Holiday Spending Could Top Projections

Consumers are still in full holiday shopping mode, despite getting an early start on gift buying.

December 07, 2021

Holiday Presents

ALEXANDRIA, Va.—Holiday spending could be 11.5% more this year than last year, according to CNBC, which is much higher than predicted. The National Retail Federation (NRF) projected spending to be between 8.5% and 10.5% higher than last year. NRF said it expects sales in November and December to hit a record high of between $834.4 billion and $859 billion.

Factors such as the omicron COVID-19 variant could change how consumers shop and what they buy. But instead of hampering sales, it could increase them, according to NRF. Instead of buying a vacation or concert tickets, the money could go to buying goods.

“There’s no crystal ball to provide a definitive answer, but the latest data is encouraging and provides useful insights,” said NRF Chief Economist Jack Kleinhenz in a news release. “In fact, the season could turn out even better than we expected.”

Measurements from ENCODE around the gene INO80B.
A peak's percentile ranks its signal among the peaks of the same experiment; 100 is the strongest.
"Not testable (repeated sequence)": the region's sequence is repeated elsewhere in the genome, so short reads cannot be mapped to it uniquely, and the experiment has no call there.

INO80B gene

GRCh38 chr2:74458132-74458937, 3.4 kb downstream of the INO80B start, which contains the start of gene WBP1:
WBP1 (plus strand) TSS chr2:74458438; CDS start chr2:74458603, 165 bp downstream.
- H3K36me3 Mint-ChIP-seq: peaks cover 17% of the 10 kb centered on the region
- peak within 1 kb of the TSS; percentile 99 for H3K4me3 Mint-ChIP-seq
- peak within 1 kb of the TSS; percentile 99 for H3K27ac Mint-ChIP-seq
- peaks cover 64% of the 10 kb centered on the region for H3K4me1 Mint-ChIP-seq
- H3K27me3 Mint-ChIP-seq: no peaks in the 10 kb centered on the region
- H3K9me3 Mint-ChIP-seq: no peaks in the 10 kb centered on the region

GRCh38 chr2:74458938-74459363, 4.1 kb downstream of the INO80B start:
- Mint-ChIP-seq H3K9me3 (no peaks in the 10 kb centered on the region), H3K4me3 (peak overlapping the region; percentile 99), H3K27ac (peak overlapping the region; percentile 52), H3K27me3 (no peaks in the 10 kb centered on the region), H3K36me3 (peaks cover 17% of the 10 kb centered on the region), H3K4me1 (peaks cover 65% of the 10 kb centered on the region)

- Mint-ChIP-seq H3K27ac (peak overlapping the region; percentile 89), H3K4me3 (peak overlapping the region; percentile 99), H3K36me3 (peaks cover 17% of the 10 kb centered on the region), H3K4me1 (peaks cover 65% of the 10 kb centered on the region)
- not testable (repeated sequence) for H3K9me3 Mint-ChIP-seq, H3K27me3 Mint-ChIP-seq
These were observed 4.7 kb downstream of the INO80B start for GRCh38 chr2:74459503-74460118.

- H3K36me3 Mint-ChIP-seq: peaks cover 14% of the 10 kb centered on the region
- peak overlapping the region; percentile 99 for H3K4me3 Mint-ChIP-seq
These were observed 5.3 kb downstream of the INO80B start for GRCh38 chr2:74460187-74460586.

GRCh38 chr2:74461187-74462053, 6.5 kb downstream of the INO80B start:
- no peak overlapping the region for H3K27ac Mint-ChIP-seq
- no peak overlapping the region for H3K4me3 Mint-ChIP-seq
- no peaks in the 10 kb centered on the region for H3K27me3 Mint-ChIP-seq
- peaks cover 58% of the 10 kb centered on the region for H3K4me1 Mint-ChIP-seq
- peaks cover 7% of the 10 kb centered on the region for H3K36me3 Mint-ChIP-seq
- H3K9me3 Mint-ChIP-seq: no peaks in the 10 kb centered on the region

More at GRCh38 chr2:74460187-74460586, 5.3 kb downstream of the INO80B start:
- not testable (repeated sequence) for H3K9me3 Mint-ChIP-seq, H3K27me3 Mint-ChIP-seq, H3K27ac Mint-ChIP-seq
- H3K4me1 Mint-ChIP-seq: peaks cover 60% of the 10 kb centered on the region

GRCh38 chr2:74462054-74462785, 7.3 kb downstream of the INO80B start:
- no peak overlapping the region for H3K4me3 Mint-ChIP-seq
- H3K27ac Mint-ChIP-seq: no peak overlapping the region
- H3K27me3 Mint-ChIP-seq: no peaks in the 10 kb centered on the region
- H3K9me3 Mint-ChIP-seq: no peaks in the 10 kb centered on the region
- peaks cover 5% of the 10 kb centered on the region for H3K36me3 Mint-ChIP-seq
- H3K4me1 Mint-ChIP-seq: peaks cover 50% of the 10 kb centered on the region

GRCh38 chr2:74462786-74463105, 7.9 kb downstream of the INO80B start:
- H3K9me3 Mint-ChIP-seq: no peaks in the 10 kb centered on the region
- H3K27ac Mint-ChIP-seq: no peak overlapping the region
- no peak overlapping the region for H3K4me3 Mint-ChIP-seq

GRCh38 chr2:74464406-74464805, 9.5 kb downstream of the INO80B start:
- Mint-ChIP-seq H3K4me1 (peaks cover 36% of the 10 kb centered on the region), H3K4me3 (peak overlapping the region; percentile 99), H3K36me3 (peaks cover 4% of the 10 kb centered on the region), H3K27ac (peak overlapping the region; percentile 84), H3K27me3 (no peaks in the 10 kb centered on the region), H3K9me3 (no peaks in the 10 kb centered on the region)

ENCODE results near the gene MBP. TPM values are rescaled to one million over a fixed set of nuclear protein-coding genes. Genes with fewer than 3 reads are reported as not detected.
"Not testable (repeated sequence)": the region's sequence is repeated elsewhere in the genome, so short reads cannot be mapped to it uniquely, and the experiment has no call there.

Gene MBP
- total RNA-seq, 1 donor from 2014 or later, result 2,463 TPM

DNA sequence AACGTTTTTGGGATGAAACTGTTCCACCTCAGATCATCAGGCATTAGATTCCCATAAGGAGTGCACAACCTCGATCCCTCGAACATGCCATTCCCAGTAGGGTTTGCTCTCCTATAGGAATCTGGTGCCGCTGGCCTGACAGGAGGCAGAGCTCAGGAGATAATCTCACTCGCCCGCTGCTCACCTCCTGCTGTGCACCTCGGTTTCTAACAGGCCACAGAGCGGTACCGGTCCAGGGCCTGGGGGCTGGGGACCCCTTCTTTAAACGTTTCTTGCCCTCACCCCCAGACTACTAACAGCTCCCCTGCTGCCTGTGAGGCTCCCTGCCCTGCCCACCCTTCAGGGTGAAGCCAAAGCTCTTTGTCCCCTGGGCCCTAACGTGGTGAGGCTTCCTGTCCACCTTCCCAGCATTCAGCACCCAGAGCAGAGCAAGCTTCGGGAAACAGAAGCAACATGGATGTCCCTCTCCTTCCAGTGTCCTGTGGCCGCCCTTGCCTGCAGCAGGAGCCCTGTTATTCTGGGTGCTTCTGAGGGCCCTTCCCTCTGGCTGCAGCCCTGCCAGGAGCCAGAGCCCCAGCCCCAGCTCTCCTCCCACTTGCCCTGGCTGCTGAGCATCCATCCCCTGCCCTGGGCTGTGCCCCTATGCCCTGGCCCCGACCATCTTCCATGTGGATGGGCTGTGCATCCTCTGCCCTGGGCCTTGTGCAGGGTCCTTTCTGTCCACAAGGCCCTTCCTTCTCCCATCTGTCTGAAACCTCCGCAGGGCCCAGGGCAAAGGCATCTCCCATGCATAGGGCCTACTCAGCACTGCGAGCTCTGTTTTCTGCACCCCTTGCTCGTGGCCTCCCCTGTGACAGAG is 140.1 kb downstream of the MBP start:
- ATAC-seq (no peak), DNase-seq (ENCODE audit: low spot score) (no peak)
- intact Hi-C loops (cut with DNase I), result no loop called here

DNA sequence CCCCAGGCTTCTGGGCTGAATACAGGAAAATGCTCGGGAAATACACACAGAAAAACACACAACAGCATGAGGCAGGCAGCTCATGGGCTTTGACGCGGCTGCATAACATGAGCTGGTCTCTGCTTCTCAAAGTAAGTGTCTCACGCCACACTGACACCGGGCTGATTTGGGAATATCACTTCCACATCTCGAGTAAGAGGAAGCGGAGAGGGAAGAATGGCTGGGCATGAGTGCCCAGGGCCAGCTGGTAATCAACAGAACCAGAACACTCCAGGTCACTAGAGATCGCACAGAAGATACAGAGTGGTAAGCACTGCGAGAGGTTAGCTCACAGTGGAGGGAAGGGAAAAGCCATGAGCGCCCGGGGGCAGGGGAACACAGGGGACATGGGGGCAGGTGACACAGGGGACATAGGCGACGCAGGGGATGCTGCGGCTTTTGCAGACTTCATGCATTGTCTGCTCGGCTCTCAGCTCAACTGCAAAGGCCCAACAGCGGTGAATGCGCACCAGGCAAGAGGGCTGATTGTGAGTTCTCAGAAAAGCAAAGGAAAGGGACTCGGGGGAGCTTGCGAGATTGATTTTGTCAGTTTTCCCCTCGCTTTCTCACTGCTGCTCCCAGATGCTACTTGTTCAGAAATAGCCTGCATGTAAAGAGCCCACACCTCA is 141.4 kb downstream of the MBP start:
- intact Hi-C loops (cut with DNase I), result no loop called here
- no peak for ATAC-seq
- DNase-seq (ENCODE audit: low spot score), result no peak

This holiday shopping season has been unique with consumers shopping early out of concern for shipping delays and product availability. Inflation has also meant fewer deals for consumers—some of this season’s higher sales will come from inflation, which has raised the prices of many gift items. Retailers, including Macy’s and Kohl’s, said they have less inventory and are seeing higher consumer demand so they can sell more merchandise at full price.

The Thanksgiving holiday shopping weekend was lackluster because many consumers had already begun their holiday shopping—some as early as October. The total number of shoppers and average spending dropped during the extended Thanksgiving weekend compared with each of the past two years, according to the NRF.

However, Kleinhenz thinks shoppers will keep spending, even if they have already bought many gifts. “If you look at what happened last November, we had an early October, and we had a very, very strong November,” he told CNBC. “People are creatures of habit. There’s still a lot of time between now and the holidays.”

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